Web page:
React vs. Angular components – Part 3

This is the next post from the series about comparison between Angular and React. In the first two posts (part 1 and part 2) we saw the differences between Angular and React components in terms of creation, rendering, and configuration. In this post I will discuss the differences in terms of templates. We have already seen some examples for Angular and React components, but in this post I aim to give you some more details about what we can do with these. Continue Reading…

React vs. Angular components – Part 2

In the previous post I started a short series of posts about how React and Angular handle components. In this series I do not want to draw any conclusions which of these two is better, bur rather to show you the pros and cons of each (in terms of code, flexibility, features, etc.) in different scenarios. I already covered how one can define components in both React and Angular, how these are rendered and how to configure them by means of properties. In this post I will show how these two handle changes in the model and how they react on these changes. Continue Reading…

Angular 2 gets rid of controllers

In my previous post I talked about the problems of controllers (both at the back-end and the front-end). The issue is that controllers are too general and tend to become full with mixed logic, especially if the page they control has many UI pieces. So instead of having one controller per page, we can have one controller per component and hence decrease the coupling in one’s code.

Some JavaScript libraries, f.x. React, are designed with the component in the center. In Angular 1.x we have the concepts of a controller and a directive. One can attach a controller to any part of the page or when using a router, a controller is automatically assigned to the view. You can easily remove all usages of controllers on your page simply by moving the code into an appropriate directive. Do not forget that you can also rely on the different types of services in Angular for custom logic.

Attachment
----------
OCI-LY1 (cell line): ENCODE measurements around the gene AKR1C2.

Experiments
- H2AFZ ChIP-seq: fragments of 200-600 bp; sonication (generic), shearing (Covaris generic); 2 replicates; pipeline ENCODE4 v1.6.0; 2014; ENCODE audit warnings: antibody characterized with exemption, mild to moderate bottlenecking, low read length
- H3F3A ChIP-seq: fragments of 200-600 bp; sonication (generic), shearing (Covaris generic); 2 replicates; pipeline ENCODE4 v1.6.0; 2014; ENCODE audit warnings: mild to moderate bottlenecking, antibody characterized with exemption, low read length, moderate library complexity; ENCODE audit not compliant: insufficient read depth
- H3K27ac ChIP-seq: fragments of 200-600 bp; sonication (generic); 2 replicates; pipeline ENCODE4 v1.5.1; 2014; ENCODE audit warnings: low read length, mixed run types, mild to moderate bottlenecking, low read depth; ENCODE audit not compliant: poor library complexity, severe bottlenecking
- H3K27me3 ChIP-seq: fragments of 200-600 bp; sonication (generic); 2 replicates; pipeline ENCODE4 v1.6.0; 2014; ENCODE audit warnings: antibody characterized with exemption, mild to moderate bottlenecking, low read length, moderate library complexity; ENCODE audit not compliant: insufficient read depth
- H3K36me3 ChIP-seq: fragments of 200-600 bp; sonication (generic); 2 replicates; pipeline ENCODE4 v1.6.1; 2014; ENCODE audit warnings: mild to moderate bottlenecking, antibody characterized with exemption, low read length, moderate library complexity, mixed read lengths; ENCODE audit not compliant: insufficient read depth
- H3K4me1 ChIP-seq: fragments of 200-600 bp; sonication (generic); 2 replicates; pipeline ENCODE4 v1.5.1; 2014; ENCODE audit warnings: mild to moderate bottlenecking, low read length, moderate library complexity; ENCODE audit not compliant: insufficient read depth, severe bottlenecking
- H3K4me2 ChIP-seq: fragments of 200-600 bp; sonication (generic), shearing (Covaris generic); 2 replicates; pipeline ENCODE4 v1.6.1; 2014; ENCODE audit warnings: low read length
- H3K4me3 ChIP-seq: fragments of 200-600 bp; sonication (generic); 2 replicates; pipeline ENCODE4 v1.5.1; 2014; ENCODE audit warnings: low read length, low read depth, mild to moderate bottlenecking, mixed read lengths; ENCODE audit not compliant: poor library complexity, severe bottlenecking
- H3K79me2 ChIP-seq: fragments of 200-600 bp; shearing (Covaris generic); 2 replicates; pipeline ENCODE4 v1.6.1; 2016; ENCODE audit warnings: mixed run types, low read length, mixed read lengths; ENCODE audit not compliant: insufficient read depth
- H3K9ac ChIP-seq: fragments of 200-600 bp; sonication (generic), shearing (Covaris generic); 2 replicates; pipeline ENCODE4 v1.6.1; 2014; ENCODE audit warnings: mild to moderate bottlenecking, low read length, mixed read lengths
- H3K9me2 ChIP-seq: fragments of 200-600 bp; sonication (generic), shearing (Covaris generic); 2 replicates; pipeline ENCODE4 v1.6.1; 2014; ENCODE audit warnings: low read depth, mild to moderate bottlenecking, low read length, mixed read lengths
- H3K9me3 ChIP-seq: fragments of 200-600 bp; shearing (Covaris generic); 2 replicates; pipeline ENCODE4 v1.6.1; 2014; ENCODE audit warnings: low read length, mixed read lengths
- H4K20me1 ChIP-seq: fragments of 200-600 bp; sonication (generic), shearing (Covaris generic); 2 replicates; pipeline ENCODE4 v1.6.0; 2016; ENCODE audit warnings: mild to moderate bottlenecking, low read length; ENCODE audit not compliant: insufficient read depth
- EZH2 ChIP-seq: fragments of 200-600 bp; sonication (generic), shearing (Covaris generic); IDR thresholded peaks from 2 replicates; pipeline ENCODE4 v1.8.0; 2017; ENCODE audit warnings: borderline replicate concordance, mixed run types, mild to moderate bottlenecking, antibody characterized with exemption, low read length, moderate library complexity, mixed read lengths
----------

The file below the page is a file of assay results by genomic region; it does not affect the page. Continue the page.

In Angular 2 the notion of controller is completely removed. You should work with directives only and you can actually choose what kind of a directive you want to use for the specific case:

  • Component directives provide a “static” template with some logic behind. It is the same as a directive with a template and an isolated scope in Angular 1.x
  • Template directives work with a user-defined template. It is similar to a directive with transclude in Angular 1.x
  • Decorator directives add extra functionality to an existing DOM element (see Decorator pattern). It is the same as a directive with no translude, no own scope and no template in Angular 1.x

If you think you will miss the mapping to a controller from the router in Angular 2, you can actually do a mapping to a ComponentDirective instead, but I would still opt for slicing your views into smaller components.

From MVC towards components

The nature of HTTP is to provide resources where each resource is identified by a unique URL. A resource can be any kind of file: image, text file, font. Initially web sites used to deliver static HTML pages, which were pretty much limited in terms of content. CGI and server-side scripting languages like PHP, ASP(.NET), and JSP changed this by generating dynamic HTML on the server and sending it back to the client. This allowed the page content to be “configured” by the browser, f.x. using query string. This traditional web architecture is denoted on the diagram below.

Traditional web architecture

It all worked fine until the Web became more complex and developers started to put more and more logic on the server. We ended up having to make requests like /index.php?module=employees&id=5 (especially with some CMS systems). This architecture tended eventually to cause many problems, from search-engine optimization to code maintenance. Continue Reading…

Why is ASP.NET MVC so Popular?

Classic ASP.NET

ASP.NET MVC has become more and more popular. Why? The ordinary ASP.NET allows developers to abstract from many details like request/response headers (by wrapping everything in nice API), manual HTML coding (by using server-side controls), etc. Everything is really cool – we develop a Web site for seconds. But what about the maintainability of this site later? Customers always want more and more. Even after years they may ask you to implement a new feature for them. And then developers start to sink into the depth of their own code ocean. If we add the lack of good documentation, the entire situation becomes really bad. Continue Reading…